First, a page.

8. ^ Hoffmann, Frank (2016). Chronology of American Popular Music, 1900–2000. Routledge. pp. 194, 197. ISBN 9781135868864.
  9. ^ "Inductees List". Country Music Hall of Fame and Museum. Retrieved February 7, 2018.
  10. ^ Hoffmann, Frank (2016). Chronology of American Popular Music, 1900–2000. Routledge. p. 201. ISBN 9781135868864.
  11. ^ "Hot C&W Sides chart for January 5, 1959". Billboard. Retrieved February 6, 2018.
  12. ^ "Hot C&W Sides chart for January 12, 1959". Billboard. Retrieved February 6, 2018.
  13. ^ "Hot C&W Sides chart for January 19, 1959". Billboard. Retrieved February 6, 2018.
  14. ^ "Hot C&W Sides chart for January 26, 1959". Billboard. Retrieved February 6, 2018.
  15. ^ "Hot C&W Sides chart for February 2, 1959". Billboard. Retrieved February 6, 2018.
  16. ^ "Hot C&W Sides chart for February 9, 1959". Billboard. Retrieved February 6, 2018.
  17. ^ "Hot C&W Sides chart for February 16, 1959". Billboard. Retrieved February 6, 2018.
  18. ^ "Hot C&W Sides chart for February 23, 1959". Billboard. Retrieved February 6, 2018.
  19. ^ "Hot C&W Sides chart for March 2, 1959". Billboard. Retrieved February 6, 2018.
  20. ^ "Hot C&W Sides chart for March 9, 1959". Billboard. Retrieved February 6, 2018.
  21. ^ "Hot C&W Sides chart for March 16, 1959". Billboard. Retrieved February 6, 2018.
  22. ^ "Hot C&W Sides chart for March 23, 1959". Billboard. Retrieved February 6, 2018.
  23. ^ "Hot C&W Sides chart for March 30, 1959". Billboard. Retrieved February 6, 2018.
  24. ^ "Hot C&W Sides chart for April 6, 1959". Billboard. Retrieved February 6, 2018.
  25. ^ "Hot C&W Sides chart for April 13, 1959". Billboard. Retrieved February 6, 2018.
  26. ^ "Hot C&W Sides chart for April 20, 1959". Billboard. Retrieved February 6, 2018.
  27. ^ "Hot C&W Sides chart for April 27, 1959". Billboard. Retrieved February 6, 2018.
  28. ^ "Hot C&W Sides chart for May 4, 1959". Billboard. Retrieved February 8, 2018.
  29. ^ "Hot C&W Sides chart for May 11, 1959". Billboard. Retrieved February 8, 2018.
  30. ^ "Hot C&W Sides chart for May 18, 1959". Billboard. Retrieved February 8, 2018.
  31. ^ "Hot C&W Sides chart for May 25, 1959". Billboard. Retrieved February 8, 2018.
  32. ^ "Hot C&W Sides chart for June 1, 1959". Billboard. Retrieved February 8, 2018.
  33. ^ "Hot C&W Sides chart for June 8, 1959". Billboard. Retrieved February 8, 2018.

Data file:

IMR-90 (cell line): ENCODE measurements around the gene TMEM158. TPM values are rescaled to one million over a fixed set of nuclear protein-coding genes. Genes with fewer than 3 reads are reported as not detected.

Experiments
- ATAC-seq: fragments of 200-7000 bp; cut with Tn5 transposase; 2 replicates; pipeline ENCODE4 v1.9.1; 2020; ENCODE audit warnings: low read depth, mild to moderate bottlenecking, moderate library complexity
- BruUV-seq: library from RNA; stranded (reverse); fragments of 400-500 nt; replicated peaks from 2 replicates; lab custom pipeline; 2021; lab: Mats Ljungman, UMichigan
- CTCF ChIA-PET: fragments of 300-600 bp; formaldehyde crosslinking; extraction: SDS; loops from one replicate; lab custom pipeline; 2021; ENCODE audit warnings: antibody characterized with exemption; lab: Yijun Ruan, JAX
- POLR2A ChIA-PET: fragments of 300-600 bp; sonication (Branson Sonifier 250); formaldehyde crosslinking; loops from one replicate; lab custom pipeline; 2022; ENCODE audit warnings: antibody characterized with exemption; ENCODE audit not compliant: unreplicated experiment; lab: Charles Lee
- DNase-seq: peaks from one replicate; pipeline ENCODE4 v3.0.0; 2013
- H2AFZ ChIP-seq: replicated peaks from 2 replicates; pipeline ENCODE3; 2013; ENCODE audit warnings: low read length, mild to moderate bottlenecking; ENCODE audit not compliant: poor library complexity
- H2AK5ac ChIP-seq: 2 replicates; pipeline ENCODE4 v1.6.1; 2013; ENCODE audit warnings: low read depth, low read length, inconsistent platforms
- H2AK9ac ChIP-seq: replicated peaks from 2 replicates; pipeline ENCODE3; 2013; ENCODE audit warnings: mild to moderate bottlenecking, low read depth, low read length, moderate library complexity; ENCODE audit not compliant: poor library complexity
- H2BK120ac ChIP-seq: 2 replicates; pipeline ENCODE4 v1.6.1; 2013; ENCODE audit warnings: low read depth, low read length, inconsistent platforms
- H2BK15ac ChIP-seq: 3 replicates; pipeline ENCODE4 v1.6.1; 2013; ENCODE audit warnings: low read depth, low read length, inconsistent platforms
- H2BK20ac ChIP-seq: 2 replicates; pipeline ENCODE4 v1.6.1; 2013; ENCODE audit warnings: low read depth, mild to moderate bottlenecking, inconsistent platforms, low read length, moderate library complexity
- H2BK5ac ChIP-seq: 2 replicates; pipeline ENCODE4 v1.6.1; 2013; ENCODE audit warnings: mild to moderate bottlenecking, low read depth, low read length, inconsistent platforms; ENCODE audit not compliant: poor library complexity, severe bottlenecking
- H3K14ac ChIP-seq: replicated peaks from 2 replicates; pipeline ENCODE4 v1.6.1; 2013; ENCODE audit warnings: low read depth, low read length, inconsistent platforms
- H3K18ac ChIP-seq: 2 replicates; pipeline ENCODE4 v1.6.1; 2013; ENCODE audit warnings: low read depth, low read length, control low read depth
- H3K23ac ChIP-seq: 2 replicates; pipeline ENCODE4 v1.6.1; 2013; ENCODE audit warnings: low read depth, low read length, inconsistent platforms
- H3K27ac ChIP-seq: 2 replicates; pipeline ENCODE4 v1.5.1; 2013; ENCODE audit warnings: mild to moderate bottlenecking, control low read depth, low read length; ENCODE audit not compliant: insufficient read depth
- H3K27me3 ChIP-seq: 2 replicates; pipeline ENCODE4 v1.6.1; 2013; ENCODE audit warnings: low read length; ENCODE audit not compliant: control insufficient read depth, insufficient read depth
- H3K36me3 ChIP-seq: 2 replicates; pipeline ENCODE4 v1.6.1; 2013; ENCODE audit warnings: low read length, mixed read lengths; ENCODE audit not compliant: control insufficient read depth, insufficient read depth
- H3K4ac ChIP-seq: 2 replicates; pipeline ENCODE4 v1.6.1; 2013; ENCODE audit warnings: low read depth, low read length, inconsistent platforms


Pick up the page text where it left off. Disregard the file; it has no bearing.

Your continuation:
34. ^ "Hot C&W Sides chart for June 15, 1959". Billboard. Retrieved February 8, 2018.
  35. ^ "Hot C&W Sides chart for June 22, 1959". Billboard. Retrieved February 8, 2018.
  36. ^ "Hot C&W Sides chart for June 29, 1959". Billboard. Retrieved February 8, 2018.
  37. ^ "Hot C&W Sides chart for July 6, 1959". Billboard. Retrieved February 8, 2018.
  38. ^ "Hot C&W Sides chart for July 13, 1959". Billboard. Retrieved February 8, 2018.
  39. ^ "Hot C&W Sides chart for July 20, 1959". Billboard. Retrieved February 8, 2018.
  40. ^ "Hot C&W Sides chart for July 27, 1959". Billboard. Retrieved February 8, 2018.
  41. ^ "Hot C&W Sides chart for August 3, 1959". Billboard. Retrieved February 8, 2018.
  42. ^ "Hot C&W Sides chart for August 10, 1959". Billboard. Retrieved February 8, 2018.
  43. ^ "Hot C&W Sides chart for August 17, 1959". Billboard. Retrieved February 8, 2018.
  44. ^ "Hot C&W Sides chart for August 24, 1959". Billboard. Retrieved February 8, 2018.
  45. ^ "Hot C&W Sides chart for August 31, 1959". Billboard. Retrieved February 8, 2018.
  46. ^ "Hot C&W Sides chart for September 7, 1959". Billboard. Retrieved February 8, 2018.
  47. ^ "Hot C&W Sides chart for September 14, 1959". Billboard. Retrieved February 8, 2018.
  48. ^ "Hot C&W Sides chart for September 21, 1959". Billboard. Retrieved February 8, 2018.
  49. ^ "Hot C&W Sides chart for September 28, 1959". Billboard. Retrieved February 8, 2018.
  50. ^ "Hot C&W Sides chart for October 5, 1959". Billboard. Retrieved February 8, 2018.
  51. ^ "Hot C&W Sides chart for October 12, 1959". Billboard. Retrieved February 8, 2018.
  52. ^ "Hot C&W Sides chart for October 19, 1959". Billboard. Retrieved February 8, 2018.
  53. ^ "Hot C&W Sides chart for October 26, 1959". Billboard. Retrieved February 8, 2018.
  54. ^ "Hot C&W Sides chart for November 2, 1959". Billboard. Retrieved February 8, 2018.
  55. ^ "Hot C&W Sides chart for November 9, 1959". Billboard. Retrieved February 8, 2018.
  56. ^ "Hot C&W Sides chart for November 16, 1959". Billboard. Retrieved February 8, 2018.
  57. ^ "Hot C&W Sides chart for November 23, 1959". Billboard. Retrieved February 8, 2018.
  58. ^ "Hot C&W Sides chart for November 30, 1959". Billboard. Retrieved February 8, 2018.
  59. ^ "Hot C&W Sides chart for December 7, 1959". Billboard. Retrieved February 8, 2018.
  60. ^ "Hot C&W Sides chart for December 14, 1959". Billboard. Retrieved February 8, 2018.
  61. ^ "Hot C&W Sides chart for December 21, 1959". Billboard. Retrieved February 8, 2018.
  62. ^ "Hot C&W Sides chart for December 28, 1959". Billboard. Retrieved February 8, 2018.